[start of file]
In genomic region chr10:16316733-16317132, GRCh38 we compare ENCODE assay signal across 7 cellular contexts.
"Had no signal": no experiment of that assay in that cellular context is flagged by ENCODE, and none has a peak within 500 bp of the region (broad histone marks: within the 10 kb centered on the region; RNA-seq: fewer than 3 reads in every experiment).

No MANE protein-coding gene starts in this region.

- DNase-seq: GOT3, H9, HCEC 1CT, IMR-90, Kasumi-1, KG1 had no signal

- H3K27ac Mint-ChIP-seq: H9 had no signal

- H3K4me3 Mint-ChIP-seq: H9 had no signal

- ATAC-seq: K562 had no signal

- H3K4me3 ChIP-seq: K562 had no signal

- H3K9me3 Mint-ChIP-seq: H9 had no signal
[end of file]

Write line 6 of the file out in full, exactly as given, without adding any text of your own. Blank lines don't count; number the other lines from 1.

- H3K4me3 Mint-ChIP-seq: H9 had no signal